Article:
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by Mike Buckel, Ramcharger • courtesy of the North Georgia Mopar Club
The reinforced rear axle housing with the leaf springs did not completely cure the car of its squirrely ways. It did have its good runs although not as many as we expected. The finest weekend for the ’66 car was at the New York Nationals on the far eastern tip of Long Island. The event is well described in the book We Were the Ramchargers and some is worth repeating.
Funny cars were running in three classes: 2,000 lb., 2,400 lb., and unlimited (blown and the slowest class of the three). We lost on Saturday in the 2,000-lb. class with a big wheelie. Adding ballast to both the front and rear, we ran the 2,400-lb. class on Sunday beating Sox and Martin with an 8.50 at 163 mph. The car did a nice wheelie each run and went straight.
The 2,400-lb. winner was supposed to get a handicap start in the eliminator against the 2,000-lb. car (Nicholson). In the staging lane the event director announced, to us only, no handicap. Jim Thornton took the heavy tire out of the truck but did not have time to take the weight off the front end. During the burnout the car was loose, and he had the tire put back in. We lost with an 8.56 against an 8.42. The deletion of the handicap was the most corrupt experience of our racing days.
The car also swept the AHRA World Championships at Detroit Dragway in late August. The last race for the car was at Connecticut Dragway against the Tasca Ford Mustang. It took five races to put him away, and during the fourth run I got the car sideways at the top end. Thornton thought that I had bailed the car on its last pass, but I saved it.
The dragster was again setting records everywhere it went and still breaking parts, now mostly connecting rods. Connie Kalitta got an overhead-cam engine deal from Ford and found out, like we had earlier, that a new engine requires considerable development.
The biggest problem we had with the dragster was the semi-retirement of Don Westerdale as the driver. We tried several other drivers who could either not leave on time when it really counted or got a light right foot at speed. Westerdale came back for the Nationals where the Ramchargers were top qualifier, top speed, low ET of the meet, and NHRA record holder. The ’66 Nationals numbers were 7.31 at 215.82 mph. And still the other racers had not caught on to the fact that the 426-based Hemi was the way to go.
During the summer, I was feeling prosperous and bought a ’65 Dodge station wagon. It was a 361 Torqueflite car. The street Hemi program was just getting under way, and I determined that a Hemi was right for the wagon. I began to accumulate parts. The block was out of scrap with a cylinder gouged out from a wrist pin I sleeved. The pistons came out of the endurance tests, and I had the skirts knurled to get a decent fit in the bores. A set of aluminum heads from a catastrophic failure were remanufactured.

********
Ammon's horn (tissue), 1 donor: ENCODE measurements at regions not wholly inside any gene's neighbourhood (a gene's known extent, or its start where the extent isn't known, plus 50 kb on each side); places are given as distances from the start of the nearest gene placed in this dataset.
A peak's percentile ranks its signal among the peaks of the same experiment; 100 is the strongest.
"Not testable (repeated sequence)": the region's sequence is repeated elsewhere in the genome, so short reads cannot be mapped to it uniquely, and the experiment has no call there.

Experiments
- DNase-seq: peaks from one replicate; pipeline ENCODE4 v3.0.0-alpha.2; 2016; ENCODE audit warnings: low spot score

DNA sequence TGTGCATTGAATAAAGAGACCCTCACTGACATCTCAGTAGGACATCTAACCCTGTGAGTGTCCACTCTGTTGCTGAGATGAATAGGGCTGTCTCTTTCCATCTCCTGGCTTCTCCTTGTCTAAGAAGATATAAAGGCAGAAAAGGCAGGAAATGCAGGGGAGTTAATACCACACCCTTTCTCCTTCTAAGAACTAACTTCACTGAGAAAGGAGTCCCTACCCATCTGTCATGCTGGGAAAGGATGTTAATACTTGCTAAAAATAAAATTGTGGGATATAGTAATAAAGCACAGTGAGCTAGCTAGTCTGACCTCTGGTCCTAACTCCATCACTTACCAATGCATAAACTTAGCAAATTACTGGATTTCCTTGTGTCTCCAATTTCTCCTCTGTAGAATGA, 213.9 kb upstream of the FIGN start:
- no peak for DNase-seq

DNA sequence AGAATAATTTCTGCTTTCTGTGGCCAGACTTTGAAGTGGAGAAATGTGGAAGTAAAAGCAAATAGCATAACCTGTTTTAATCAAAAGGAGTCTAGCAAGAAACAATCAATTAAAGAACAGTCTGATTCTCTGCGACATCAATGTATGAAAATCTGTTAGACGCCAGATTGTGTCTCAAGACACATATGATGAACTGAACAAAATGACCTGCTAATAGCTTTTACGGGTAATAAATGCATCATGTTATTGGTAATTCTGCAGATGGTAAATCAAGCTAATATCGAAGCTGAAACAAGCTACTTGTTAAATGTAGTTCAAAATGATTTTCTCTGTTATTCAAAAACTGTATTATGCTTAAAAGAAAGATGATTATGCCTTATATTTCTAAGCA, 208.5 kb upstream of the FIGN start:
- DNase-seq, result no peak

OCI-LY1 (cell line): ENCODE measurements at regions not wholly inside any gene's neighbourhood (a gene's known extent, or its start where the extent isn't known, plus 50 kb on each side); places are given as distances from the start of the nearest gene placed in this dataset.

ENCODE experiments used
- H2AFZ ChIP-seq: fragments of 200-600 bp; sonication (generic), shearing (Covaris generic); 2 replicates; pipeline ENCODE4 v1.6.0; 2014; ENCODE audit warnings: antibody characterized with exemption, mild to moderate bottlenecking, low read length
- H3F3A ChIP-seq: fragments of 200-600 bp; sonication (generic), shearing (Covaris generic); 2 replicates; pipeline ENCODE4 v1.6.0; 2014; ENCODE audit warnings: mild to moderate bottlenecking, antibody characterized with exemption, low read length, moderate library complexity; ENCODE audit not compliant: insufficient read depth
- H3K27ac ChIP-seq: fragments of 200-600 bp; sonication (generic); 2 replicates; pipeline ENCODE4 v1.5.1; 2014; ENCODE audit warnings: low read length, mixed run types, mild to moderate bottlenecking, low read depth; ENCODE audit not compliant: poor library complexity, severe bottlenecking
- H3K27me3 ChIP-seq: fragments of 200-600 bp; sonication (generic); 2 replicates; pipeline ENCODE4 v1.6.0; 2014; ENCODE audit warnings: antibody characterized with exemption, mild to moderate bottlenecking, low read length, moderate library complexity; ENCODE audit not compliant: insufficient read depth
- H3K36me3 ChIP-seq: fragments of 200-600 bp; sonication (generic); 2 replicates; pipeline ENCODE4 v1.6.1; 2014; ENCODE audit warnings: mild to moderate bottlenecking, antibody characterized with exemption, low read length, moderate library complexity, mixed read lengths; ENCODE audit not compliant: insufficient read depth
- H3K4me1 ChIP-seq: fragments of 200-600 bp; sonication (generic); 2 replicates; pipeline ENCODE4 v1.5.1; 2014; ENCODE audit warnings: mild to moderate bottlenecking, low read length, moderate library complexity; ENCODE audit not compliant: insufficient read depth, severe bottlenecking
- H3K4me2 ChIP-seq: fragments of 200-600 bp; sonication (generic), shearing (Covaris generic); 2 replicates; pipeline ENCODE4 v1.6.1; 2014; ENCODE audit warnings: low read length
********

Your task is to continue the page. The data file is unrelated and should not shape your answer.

By the spring of ’66 I had an engine going in the car. The intake was the NASCAR single four-barrel. The initial build had way too much cam and A-990 headers that were noisy and required periodic weld repair. Ramcharger Gary Congdon did his magic on the carburetor to eliminate the stumbles and drivability issues. This was before good tires, so the rears were 8.5" x 14" Goodyear two-ply Power Cushion bias ply.
To improve drivability I did an overhaul to make the car nicer. Racer Brown gave me a 286-degree hydraulic lifter cam, and I replaced the headers with cast-iron street Hemi manifolds. The left-side manifold was one of two C-body units cast when the street Hemi was originally scheduled for the big cars. After a little more carburetor work the car drove perfect, except for the first five miles when it was very cold – carburetor icing.
The car went undefeated on Woodward Avenue for two years. On our overnight road trips to St. Louis the car attained 16.5 miles per gallon at 95 mph. Carole would come back from church with Brenda grinning that she got another 396 Chevelle. The Racer Brown cam revved to 6,500 rpm. Demonstration rides began at a 50-mph cruise, close the throttle to get the passenger leaning forward, then wood it. It would downshift to first and a second later upshift to second and yaw about 10 degrees to the left. Nobody was unimpressed! Through the 2 ¼-inch exhaust system and Goodyear tires, it ran 13.20 at 106 mph.
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